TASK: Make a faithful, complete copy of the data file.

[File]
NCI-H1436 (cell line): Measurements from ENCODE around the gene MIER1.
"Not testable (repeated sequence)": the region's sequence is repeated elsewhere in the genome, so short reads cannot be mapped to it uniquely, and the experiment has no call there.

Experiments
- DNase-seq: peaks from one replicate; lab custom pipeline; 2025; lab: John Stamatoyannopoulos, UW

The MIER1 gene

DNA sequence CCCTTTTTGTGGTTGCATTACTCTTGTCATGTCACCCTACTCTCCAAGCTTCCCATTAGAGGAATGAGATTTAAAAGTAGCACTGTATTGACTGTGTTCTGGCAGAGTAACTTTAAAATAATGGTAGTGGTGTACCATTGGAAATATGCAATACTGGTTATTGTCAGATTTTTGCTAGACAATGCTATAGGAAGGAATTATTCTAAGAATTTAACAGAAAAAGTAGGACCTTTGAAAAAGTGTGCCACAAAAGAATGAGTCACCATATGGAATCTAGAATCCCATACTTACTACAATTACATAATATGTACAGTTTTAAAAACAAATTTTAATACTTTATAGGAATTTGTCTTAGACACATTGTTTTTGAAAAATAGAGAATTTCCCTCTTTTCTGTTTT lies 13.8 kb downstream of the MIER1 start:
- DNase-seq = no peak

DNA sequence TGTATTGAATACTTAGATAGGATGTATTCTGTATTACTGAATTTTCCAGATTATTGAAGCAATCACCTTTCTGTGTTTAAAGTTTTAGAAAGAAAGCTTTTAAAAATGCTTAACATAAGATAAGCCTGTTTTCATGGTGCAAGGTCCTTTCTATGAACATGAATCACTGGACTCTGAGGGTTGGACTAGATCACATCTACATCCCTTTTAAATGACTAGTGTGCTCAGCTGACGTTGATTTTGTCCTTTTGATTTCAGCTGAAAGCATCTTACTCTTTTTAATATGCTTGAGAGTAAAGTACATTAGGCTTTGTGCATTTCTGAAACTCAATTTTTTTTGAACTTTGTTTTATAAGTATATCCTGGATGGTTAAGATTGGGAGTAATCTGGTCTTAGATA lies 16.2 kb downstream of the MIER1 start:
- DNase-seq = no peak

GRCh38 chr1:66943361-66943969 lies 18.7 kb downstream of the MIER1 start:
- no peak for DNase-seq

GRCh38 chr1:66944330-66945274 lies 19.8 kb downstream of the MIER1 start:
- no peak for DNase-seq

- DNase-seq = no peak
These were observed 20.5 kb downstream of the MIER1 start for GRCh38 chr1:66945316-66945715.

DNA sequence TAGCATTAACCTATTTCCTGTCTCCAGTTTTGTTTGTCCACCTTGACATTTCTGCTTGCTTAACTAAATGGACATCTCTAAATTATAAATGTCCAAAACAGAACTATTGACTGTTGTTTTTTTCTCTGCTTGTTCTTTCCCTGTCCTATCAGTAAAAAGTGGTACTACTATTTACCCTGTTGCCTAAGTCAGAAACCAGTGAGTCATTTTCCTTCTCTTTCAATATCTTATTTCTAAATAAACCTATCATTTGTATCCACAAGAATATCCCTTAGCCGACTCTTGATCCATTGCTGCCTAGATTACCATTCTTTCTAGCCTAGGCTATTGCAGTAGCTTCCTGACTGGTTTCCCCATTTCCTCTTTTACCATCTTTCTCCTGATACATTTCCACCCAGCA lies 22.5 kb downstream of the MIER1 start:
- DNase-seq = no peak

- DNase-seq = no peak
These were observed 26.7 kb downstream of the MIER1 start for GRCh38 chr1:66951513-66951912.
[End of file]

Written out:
NCI-H1436 (cell line): Measurements from ENCODE around the gene MIER1.
"Not testable (repeated sequence)": the region's sequence is repeated elsewhere in the genome, so short reads cannot be mapped to it uniquely, and the experiment has no call there.

Experiments
- DNase-seq: peaks from one replicate; lab custom pipeline; 2025; lab: John Stamatoyannopoulos, UW

The MIER1 gene

DNA sequence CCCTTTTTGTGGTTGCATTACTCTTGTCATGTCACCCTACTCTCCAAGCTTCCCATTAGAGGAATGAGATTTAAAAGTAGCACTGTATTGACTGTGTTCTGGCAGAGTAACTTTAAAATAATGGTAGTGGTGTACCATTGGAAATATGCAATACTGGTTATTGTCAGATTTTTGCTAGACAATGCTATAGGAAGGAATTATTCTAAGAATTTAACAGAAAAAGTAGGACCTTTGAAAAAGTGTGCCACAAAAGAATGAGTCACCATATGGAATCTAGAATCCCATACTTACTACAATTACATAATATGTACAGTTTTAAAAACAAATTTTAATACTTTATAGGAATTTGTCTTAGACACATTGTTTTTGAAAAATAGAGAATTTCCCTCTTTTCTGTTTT lies 13.8 kb downstream of the MIER1 start:
- DNase-seq = no peak

DNA sequence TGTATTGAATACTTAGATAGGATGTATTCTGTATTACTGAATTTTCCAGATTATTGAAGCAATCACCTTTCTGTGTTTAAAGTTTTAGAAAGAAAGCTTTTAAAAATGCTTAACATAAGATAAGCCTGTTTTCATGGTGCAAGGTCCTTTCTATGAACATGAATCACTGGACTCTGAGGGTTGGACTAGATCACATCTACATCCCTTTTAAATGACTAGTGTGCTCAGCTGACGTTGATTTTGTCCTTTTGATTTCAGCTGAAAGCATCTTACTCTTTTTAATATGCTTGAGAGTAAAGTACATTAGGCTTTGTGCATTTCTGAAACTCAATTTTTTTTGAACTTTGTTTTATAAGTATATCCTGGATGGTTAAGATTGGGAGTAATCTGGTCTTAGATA lies 16.2 kb downstream of the MIER1 start:
- DNase-seq = no peak

GRCh38 chr1:66943361-66943969 lies 18.7 kb downstream of the MIER1 start:
- no peak for DNase-seq

GRCh38 chr1:66944330-66945274 lies 19.8 kb downstream of the MIER1 start:
- no peak for DNase-seq

- DNase-seq = no peak
These were observed 20.5 kb downstream of the MIER1 start for GRCh38 chr1:66945316-66945715.

DNA sequence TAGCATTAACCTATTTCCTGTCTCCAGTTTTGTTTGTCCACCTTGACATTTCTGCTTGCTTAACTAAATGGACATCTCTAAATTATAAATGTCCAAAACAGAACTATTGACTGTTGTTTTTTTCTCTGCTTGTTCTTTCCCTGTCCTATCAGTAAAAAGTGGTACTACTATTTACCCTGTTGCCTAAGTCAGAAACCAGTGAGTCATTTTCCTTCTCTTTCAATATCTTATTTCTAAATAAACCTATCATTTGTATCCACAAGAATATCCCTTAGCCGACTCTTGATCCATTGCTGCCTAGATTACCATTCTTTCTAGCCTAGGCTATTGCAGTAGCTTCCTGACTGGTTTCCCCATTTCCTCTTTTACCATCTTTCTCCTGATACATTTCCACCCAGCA lies 22.5 kb downstream of the MIER1 start:
- DNase-seq = no peak

- DNase-seq = no peak
These were observed 26.7 kb downstream of the MIER1 start for GRCh38 chr1:66951513-66951912.